How do you deal with emotions in the workplace? We’ve all been there. We’re having a bad day at work and can’t seem to overcome the feelings of deflation, stress, anxiety, overwhelm, anger, frustration, or lack of motivation. Having a day like this every once in a while is normal. But when the negative emotion days start to pile up one after the other, it’s a sign something is wrong.
“If you don’t like something, change it. If you can’t change it, change your attitude“. – Maya Angelou
The real question is – what needs to change? While it’s definitely true that some work environments breed more negativity and you may need to start to find a new workplace. I would encourage you to focus on changing your attitude first. Let’s face it, finding a new job takes time and you never know what the culture will be until you get there. If you focus on managing your emotions and your attitude now, then you may find that your current workplace isn’t as bad as it seems.
I’m using the phrase ‘managing your emotions’ rather than ‘controlling your emotions’ on purpose. You can’t control your emotions! No one can. There’s plenty of science out there that shows that the emotional part of the brain is activated before the logical side. What actually happens is we feel something, think about it (even on auto-pilot), and then react.
Our reactive emotions and behaviors are the ones we need to manage. Let’s look at the difference.
Reactive: Leave your day feeling drained and unaccomplished.
Proactive: Knows what to put energy into and how to recharge throughout the day.
Reactive: Panic when something unexpected comes up.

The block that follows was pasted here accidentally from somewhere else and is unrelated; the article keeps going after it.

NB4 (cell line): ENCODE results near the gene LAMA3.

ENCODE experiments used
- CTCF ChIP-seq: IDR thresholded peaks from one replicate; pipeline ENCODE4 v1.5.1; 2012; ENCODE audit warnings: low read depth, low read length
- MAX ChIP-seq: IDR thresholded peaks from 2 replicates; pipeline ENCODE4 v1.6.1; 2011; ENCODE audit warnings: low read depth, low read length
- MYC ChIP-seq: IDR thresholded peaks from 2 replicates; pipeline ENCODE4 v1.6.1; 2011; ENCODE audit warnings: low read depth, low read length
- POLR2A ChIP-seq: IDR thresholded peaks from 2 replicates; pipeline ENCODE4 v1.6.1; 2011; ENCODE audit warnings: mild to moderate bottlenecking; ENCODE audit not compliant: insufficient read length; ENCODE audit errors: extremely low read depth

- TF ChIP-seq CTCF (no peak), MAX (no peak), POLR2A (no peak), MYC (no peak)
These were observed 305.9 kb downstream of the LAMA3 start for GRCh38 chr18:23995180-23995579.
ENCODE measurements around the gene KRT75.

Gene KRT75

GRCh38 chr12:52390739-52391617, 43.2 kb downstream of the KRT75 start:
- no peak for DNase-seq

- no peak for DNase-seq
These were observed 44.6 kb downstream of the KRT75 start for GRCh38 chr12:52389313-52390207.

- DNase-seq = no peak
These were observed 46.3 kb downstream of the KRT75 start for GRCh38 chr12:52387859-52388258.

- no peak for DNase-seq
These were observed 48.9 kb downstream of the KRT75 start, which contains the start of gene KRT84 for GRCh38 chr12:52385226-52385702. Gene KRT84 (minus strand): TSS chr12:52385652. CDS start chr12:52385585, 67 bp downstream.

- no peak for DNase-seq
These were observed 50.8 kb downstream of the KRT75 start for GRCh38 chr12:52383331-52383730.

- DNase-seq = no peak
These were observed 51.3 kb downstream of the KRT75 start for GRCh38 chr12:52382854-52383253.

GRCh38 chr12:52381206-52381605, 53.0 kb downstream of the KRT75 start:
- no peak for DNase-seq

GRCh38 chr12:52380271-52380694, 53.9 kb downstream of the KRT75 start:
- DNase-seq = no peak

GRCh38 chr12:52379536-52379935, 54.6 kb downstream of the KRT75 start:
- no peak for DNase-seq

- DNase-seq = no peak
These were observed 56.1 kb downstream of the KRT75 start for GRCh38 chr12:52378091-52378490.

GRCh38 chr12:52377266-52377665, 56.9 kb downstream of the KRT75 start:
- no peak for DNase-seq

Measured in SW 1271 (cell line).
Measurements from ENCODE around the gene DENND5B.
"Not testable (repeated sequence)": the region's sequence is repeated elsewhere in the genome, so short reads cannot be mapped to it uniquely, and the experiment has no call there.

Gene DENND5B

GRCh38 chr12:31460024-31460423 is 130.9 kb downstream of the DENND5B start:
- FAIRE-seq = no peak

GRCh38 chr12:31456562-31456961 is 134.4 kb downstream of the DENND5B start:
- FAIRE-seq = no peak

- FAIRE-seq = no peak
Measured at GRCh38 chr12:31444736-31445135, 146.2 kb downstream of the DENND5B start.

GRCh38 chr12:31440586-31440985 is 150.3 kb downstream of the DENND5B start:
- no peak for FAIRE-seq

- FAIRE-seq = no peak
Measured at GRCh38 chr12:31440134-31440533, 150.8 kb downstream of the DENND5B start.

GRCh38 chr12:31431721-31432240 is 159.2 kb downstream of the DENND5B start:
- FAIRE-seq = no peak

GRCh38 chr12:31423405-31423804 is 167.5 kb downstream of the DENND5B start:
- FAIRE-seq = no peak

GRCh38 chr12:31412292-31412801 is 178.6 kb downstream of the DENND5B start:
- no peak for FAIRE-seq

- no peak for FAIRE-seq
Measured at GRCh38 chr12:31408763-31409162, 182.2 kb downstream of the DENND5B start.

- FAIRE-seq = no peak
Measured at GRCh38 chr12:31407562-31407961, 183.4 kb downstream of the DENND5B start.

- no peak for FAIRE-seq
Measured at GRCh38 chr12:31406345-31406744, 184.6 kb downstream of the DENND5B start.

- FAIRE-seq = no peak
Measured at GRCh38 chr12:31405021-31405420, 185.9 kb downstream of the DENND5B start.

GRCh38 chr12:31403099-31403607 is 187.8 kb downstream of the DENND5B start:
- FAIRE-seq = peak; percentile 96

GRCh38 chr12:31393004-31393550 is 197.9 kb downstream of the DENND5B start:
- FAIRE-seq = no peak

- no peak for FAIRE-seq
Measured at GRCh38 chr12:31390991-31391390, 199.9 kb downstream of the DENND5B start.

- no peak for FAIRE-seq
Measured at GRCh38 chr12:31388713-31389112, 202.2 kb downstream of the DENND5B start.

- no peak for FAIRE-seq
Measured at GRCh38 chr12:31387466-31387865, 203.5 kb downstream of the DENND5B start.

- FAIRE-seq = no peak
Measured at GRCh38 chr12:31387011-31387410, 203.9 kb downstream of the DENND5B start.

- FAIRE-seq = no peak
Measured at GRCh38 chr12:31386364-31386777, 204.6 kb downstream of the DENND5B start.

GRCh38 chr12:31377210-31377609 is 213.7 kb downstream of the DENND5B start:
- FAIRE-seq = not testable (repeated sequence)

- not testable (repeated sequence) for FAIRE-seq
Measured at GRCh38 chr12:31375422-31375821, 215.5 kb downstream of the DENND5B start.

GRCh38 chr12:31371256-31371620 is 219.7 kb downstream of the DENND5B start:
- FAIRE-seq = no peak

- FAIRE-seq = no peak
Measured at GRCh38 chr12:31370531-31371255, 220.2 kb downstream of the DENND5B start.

Proactive: Maintain composure and don’t let one bad thing impact your whole day.
Reactive: Gets angry or struggles with company changes.
Proactive: Focuses on what you can control.
Reactive: Let’s nerves or anxiety build when taking on a new role or responsibility.
Proactive: Asks for help and coaching.
Reactive: Pouts or shutdown when a mistake is made.
Proactive: Sees the mistake as an opportunity to learn and identifies steps to prevent it in the future.
Reactive: Being argumentative and not receptive to feedback.
Proactive: Listens, asks clarifying questions, and reflects.
Reactive: Holds onto negative emotions.
Proactive: Knows when to let things go.
Becoming more proactive in managing your emotions is a skill, but thankfully one that can be built. It’s called emotional intelligence. I will show you HOW to do this in my upcoming Webinar: “Managing Negative Emotions in the Workplace. How to manage your emotions at work and use EQ to advance your career.” Join this class to start to change those negative days into positive ones. Days where you feel motivated, successful, and confident.